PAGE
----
5   +   1   =  

Between the grand scope of the story itself and the gentle way it’s being told, The Dressmaker of Paris soon proves itself to be the kind of quietly immersive novel that sneaks up on you, until Rosa Kusstatscher’s life, loves and journey of self-discovery is a world you willingly want to get lost in.

Georgia Kaufmann’s debut novel begins in 1991, as a 63-year-old Rosa sets about getting ready for an important meeting. For a woman who’s built a career and a global fashion empire on her ability to dress perfectly for any occasion, the nerves and uncertainty she feels ahead of this particular moment are unheard of, and it prompts her to reflect on her story so far, recounting everything that brought her to this moment, right now, and this meeting.

And so begins Rosa’s incredible story, which begins in a mountain village in Northern Italy before she is forced to flee Nazi occupation in the middle of the night at the age of 16. From there, her journey takes her to Switzerland and onto Paris, before crossing the ocean to Rio de Janeiro, New York and beyond. Through the years and across continents, Rosa chases love, success, glamour and ambition as much as she runs from the heartbreak, devastation and the tough decisions she’s made along the way too. It’s a life that has been spent running, searching and hiding from the past, but every decision and every experience has brought her to where she is now, and Rosa is finally ready to face all of it.

“You may think it odd that I am telling you this, ma chère, but you won’t understand unless I tell you everything. The choices we make are based on earlier choices, and mistakes.”

From early on in this novel, The Dressmaker of Paris feels very reminiscent of Taylor Jenkins Reid’s wonderful The Seven Husbands of Evelyn Hugo, only while Evelyn tells her life story through the framework of each of her marriages, Rosa recounts her story through the contents of her medicine cabinet, from make-up and perfumes, to medicines and moisturisers. It’s an interesting framing device, and while it initially feels confusing and perhaps even a little irrelevant too, within a few chapters Kaufmann begins to draw on these items and the role they’ve played in Rosa’s life over the years in wonderful ways, turning it into a fascinating narrative structure that fits perfectly with Rosa’s personality and interests. For Rosa, her make-up and her appearance is her armour; the choice of the perfume she wears, the oils she bathes in and the lipstick shade she decides on for this meeting are all informed by these events in her past and the story she’s telling.

Surprisingly for a novel with a title like The Dressmaker of Paris, this book actually spends very little time in Paris itself, and the story is all the better for it. Throughout this sweeping story of Rosa’s life, Kaufmann is adept at creating a very real sense of place, whether it’s the picturesque scenery of Rosa’s childhood home in the mountains or the wondrous sights and sounds of Brazil at New Year that overwhelm Rosa when she arrives in the country straight from Paris. Also adding to the magic of this story is the intriguing mystery running throughout Rosa’s story as readers are left questioning both who Rosa is talking to, and who she is going to meet? There are certainly a lot of clues sprinkled throughout the novel, and while the question of the important meeting itself is perhaps slightly easier to work out, these are questions that keep readers flicking through pages to the very end, desperate to get some answers.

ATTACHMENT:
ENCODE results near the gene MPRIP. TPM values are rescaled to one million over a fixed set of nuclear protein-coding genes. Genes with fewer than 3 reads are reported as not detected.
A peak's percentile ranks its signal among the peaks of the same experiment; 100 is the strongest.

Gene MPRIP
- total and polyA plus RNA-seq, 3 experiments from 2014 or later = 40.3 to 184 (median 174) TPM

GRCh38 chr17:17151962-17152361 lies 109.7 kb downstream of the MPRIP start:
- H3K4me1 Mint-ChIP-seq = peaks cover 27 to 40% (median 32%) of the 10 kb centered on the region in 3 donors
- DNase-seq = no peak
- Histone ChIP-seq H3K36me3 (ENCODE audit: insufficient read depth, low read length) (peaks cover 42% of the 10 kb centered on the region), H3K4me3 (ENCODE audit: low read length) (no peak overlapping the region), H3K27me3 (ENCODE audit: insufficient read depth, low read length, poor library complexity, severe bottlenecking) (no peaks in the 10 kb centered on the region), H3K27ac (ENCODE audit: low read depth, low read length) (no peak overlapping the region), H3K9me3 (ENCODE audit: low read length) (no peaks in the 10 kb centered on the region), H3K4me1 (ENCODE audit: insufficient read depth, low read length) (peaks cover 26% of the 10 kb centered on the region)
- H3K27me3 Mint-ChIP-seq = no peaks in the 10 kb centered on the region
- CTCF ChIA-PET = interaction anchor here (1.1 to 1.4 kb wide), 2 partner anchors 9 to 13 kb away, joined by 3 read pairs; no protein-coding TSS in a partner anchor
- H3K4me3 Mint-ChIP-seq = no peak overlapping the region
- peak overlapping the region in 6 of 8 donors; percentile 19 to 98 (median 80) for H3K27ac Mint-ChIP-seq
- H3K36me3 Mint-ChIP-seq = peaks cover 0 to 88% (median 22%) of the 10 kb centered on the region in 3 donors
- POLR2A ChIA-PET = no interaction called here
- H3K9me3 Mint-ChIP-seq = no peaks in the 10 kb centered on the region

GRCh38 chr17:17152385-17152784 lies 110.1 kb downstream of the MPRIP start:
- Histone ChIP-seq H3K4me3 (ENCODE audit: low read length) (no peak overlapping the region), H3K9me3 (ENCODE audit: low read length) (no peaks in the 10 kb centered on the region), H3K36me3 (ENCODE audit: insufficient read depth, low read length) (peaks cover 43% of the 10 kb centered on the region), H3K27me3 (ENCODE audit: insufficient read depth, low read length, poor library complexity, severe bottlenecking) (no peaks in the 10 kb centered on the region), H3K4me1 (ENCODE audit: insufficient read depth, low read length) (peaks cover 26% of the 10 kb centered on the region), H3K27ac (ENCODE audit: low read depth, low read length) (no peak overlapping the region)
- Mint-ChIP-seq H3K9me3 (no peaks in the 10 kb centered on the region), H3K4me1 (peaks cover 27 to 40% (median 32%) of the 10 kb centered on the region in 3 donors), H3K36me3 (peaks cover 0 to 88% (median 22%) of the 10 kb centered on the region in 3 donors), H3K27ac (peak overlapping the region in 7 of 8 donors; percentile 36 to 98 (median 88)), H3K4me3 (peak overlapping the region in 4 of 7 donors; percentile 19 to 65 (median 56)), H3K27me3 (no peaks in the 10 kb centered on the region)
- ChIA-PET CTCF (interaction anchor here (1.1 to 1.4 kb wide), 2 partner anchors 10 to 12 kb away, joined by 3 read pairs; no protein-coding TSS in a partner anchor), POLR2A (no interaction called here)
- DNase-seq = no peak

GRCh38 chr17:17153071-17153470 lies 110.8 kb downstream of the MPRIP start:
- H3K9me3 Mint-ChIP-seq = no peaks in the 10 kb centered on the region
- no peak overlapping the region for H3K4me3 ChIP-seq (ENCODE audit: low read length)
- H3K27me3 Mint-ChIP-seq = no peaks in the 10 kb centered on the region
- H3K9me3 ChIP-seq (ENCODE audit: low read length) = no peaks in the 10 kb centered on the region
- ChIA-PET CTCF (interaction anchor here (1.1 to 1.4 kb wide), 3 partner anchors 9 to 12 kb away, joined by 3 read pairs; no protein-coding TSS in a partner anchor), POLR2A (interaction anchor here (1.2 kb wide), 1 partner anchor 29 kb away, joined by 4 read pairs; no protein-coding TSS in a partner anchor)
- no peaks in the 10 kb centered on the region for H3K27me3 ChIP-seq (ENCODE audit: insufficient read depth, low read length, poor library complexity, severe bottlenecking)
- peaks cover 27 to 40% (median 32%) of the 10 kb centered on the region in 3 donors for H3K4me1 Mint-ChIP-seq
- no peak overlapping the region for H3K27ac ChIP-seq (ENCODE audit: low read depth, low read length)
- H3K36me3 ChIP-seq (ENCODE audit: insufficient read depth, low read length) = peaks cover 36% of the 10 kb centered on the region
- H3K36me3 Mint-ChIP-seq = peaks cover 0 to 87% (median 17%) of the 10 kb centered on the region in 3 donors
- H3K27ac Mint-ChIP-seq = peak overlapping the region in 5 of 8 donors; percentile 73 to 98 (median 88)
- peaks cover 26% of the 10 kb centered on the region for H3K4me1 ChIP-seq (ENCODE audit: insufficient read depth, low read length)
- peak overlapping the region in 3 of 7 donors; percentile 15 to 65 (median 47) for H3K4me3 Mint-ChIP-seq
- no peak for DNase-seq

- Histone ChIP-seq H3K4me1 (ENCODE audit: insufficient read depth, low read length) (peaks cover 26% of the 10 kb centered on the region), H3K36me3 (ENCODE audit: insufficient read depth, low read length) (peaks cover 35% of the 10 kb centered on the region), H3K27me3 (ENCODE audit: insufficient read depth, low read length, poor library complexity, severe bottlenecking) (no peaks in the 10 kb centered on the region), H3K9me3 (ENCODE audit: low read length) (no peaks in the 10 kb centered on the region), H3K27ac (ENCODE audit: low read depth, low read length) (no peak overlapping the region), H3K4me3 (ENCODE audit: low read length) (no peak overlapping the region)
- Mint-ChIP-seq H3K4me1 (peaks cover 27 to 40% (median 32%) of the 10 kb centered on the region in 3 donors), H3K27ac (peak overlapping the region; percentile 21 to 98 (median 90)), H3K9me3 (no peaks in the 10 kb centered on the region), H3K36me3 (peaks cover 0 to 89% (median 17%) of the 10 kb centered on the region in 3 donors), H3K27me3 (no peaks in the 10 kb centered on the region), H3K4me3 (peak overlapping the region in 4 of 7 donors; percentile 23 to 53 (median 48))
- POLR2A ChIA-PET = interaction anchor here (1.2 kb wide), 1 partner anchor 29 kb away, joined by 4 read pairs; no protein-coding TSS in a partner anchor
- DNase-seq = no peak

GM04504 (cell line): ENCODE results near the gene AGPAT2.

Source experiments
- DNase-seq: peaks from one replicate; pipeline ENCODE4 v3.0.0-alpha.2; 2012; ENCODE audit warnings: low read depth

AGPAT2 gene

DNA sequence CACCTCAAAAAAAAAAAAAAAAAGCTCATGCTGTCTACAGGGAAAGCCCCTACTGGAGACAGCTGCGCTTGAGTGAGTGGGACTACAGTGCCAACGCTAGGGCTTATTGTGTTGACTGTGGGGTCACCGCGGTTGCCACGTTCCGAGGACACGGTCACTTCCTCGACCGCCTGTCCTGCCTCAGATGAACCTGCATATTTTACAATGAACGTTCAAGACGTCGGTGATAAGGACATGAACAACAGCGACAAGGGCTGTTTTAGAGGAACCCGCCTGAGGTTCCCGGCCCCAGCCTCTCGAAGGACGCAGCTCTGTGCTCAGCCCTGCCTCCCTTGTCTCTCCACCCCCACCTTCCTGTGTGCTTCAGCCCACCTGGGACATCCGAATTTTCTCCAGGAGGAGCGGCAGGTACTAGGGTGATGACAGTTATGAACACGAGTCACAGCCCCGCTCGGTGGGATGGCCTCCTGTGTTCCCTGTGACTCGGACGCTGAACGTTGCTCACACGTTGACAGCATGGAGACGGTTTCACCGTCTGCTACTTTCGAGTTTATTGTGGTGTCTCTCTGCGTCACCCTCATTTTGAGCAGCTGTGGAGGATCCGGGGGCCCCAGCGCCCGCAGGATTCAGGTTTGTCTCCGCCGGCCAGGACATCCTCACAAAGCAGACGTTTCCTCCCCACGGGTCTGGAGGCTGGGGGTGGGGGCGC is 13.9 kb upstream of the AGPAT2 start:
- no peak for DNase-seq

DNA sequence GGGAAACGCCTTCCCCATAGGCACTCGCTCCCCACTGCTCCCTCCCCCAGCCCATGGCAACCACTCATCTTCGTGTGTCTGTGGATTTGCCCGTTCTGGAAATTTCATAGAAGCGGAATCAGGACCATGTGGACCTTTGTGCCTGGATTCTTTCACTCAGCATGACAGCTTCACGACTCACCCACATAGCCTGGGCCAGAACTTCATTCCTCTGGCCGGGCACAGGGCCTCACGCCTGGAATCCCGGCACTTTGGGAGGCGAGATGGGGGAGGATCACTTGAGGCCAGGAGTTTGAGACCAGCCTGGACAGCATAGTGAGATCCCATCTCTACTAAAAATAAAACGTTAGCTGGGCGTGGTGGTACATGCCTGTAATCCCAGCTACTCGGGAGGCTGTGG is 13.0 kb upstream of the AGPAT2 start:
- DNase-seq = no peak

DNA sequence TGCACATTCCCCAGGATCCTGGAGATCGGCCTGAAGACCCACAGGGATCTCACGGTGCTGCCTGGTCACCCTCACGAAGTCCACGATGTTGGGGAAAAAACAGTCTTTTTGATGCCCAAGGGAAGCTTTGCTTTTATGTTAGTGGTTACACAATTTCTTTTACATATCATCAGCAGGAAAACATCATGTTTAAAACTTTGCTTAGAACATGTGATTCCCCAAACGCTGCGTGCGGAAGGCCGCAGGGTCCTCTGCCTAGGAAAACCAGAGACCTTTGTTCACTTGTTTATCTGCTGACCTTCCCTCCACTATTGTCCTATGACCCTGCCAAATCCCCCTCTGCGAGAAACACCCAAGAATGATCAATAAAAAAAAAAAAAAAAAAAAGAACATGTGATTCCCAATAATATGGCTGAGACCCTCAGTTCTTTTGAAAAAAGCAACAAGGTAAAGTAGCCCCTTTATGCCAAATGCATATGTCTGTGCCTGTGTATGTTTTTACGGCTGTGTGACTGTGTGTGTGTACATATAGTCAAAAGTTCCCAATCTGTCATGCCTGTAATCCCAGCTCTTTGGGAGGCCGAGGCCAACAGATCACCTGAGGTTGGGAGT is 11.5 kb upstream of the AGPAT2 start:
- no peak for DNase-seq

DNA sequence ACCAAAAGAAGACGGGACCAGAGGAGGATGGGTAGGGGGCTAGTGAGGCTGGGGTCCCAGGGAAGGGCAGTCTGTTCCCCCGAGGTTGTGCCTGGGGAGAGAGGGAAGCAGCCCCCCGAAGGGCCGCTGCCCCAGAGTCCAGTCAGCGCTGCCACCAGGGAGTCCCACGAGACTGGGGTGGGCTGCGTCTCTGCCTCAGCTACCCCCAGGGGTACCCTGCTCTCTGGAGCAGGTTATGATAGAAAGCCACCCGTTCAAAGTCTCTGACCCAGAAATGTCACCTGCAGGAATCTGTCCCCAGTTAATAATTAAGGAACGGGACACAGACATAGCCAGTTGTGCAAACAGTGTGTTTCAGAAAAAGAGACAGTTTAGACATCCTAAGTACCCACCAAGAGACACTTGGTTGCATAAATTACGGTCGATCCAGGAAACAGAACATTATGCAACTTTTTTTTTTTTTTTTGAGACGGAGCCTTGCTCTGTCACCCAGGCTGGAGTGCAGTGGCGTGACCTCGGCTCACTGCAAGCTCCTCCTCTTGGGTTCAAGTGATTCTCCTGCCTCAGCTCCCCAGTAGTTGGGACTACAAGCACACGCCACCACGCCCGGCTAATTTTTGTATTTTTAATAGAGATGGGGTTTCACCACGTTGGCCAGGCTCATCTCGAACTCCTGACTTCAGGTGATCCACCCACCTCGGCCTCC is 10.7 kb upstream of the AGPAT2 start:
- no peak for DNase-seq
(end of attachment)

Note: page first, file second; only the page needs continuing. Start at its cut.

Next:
This does, however, also lead to one of the novel’s biggest disappointments, although it is a criticism that’s very much a double-edged sword in this case. In a bid to keep the mysteries going through the final chapters, the author is left with decades of Rosa’s life still unexplored by the final pages, and what has been such a wonderfully immersive and impressively detailed story so far switches to a rush of filling in the blanks as Rosa brushes over the last 20 years of her life in a page or two. The saving grace is that, narratively, it makes sense, but for readers who’ve invested on this journey with Rosa over the last 300 or so pages, the sudden change of pace is jarring, and it’s a testament to Kaufmann’s writing that I wanted Rosa’s journey to continue on beyond the final page.

Still, this is a wonderfully enchanting story that’s been beautifully written throughout, even when it ventures into somewhat implausible areas. This novel has a little bit of everything in it and offers up genuine surprises, unexpected heartbreak and thoughtful considerations, including a very heartening championing of women supporting women through all aspects of their life too. At its heart The Dressmaker of Paris is a story of one woman’s resilience, perseverance and regret, and it’s a story that will stick with you long after you finish reading.

★★★★

The Dressmaker of Paris is published by Hodder & Stoughton on 28 January 2021

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